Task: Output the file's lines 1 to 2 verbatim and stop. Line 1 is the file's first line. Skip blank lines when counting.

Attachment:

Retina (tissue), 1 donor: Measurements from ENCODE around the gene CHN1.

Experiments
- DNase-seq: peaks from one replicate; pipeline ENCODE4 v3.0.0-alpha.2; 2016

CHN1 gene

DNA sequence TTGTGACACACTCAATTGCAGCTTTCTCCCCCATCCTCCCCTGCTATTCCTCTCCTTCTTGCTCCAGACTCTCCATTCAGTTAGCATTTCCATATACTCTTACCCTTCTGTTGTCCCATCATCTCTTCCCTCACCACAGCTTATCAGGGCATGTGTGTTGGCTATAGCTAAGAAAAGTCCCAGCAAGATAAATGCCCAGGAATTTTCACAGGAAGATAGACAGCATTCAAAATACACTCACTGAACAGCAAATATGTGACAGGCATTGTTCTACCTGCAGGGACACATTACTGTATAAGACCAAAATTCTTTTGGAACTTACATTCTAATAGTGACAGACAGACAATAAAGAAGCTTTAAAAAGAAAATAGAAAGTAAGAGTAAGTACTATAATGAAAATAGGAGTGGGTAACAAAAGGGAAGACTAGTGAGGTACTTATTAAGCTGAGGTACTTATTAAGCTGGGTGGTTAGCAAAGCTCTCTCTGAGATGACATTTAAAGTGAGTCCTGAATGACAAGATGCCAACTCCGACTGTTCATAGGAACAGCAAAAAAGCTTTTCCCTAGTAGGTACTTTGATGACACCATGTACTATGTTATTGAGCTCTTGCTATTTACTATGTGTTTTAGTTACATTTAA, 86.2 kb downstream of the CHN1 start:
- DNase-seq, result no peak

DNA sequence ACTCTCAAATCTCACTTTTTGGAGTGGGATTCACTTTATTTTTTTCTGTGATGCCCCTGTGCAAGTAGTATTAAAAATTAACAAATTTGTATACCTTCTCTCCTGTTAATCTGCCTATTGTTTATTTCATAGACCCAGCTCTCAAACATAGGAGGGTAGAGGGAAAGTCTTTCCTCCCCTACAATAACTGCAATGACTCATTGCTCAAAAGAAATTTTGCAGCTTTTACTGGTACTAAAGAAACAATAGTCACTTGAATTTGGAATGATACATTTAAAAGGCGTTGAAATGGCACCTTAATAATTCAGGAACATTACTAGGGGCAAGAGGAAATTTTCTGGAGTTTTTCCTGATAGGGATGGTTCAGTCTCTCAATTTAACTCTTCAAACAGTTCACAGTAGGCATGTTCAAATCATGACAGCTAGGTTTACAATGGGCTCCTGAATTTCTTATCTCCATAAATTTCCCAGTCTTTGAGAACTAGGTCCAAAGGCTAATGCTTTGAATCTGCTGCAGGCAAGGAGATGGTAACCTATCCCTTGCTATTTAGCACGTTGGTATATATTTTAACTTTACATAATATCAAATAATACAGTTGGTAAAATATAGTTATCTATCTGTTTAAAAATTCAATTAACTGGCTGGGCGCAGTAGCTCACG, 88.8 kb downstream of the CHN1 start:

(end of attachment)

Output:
Retina (tissue), 1 donor: Measurements from ENCODE around the gene CHN1.

Experiments